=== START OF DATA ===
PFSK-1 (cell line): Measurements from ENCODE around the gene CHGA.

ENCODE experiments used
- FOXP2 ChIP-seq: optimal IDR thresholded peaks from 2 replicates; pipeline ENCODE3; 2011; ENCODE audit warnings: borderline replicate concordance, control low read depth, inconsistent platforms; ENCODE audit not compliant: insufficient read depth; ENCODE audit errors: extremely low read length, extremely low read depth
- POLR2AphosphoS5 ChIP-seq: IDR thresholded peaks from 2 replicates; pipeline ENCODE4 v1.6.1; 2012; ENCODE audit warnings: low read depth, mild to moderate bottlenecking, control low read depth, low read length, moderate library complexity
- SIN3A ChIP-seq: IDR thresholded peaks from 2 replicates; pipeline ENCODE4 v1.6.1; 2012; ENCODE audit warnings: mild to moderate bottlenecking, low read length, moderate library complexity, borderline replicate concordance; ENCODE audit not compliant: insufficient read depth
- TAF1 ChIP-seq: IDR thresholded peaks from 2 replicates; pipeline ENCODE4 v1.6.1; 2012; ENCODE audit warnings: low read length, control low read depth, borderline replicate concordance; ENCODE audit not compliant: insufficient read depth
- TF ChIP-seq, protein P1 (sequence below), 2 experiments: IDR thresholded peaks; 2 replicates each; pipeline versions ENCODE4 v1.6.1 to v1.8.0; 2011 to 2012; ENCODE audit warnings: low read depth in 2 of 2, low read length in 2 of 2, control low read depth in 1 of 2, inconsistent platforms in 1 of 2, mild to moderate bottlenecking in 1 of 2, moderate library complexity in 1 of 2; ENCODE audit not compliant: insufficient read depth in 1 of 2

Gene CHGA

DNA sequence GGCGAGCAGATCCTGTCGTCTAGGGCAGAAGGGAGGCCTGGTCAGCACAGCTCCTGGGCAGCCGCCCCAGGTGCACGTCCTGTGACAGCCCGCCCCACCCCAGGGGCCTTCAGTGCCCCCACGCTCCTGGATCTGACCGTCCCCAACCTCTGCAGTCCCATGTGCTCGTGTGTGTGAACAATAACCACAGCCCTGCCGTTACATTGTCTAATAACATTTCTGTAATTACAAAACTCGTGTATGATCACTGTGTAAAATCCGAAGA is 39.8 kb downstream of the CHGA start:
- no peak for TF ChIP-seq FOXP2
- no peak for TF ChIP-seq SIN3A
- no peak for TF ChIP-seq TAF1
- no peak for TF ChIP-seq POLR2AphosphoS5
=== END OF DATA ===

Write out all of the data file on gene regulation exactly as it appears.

PFSK-1 (cell line): Measurements from ENCODE around the gene CHGA.

ENCODE experiments used
- FOXP2 ChIP-seq: optimal IDR thresholded peaks from 2 replicates; pipeline ENCODE3; 2011; ENCODE audit warnings: borderline replicate concordance, control low read depth, inconsistent platforms; ENCODE audit not compliant: insufficient read depth; ENCODE audit errors: extremely low read length, extremely low read depth
- POLR2AphosphoS5 ChIP-seq: IDR thresholded peaks from 2 replicates; pipeline ENCODE4 v1.6.1; 2012; ENCODE audit warnings: low read depth, mild to moderate bottlenecking, control low read depth, low read length, moderate library complexity
- SIN3A ChIP-seq: IDR thresholded peaks from 2 replicates; pipeline ENCODE4 v1.6.1; 2012; ENCODE audit warnings: mild to moderate bottlenecking, low read length, moderate library complexity, borderline replicate concordance; ENCODE audit not compliant: insufficient read depth
- TAF1 ChIP-seq: IDR thresholded peaks from 2 replicates; pipeline ENCODE4 v1.6.1; 2012; ENCODE audit warnings: low read length, control low read depth, borderline replicate concordance; ENCODE audit not compliant: insufficient read depth
- TF ChIP-seq, protein P1 (sequence below), 2 experiments: IDR thresholded peaks; 2 replicates each; pipeline versions ENCODE4 v1.6.1 to v1.8.0; 2011 to 2012; ENCODE audit warnings: low read depth in 2 of 2, low read length in 2 of 2, control low read depth in 1 of 2, inconsistent platforms in 1 of 2, mild to moderate bottlenecking in 1 of 2, moderate library complexity in 1 of 2; ENCODE audit not compliant: insufficient read depth in 1 of 2

Gene CHGA

DNA sequence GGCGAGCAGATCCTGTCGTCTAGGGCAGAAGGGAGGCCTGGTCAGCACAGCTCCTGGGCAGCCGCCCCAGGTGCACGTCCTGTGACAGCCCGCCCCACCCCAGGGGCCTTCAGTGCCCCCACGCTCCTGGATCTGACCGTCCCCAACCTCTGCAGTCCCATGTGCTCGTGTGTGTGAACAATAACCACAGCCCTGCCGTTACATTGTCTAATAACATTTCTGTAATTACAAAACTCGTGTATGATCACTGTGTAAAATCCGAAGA is 39.8 kb downstream of the CHGA start:
- no peak for TF ChIP-seq FOXP2
- no peak for TF ChIP-seq SIN3A
- no peak for TF ChIP-seq TAF1
- no peak for TF ChIP-seq POLR2AphosphoS5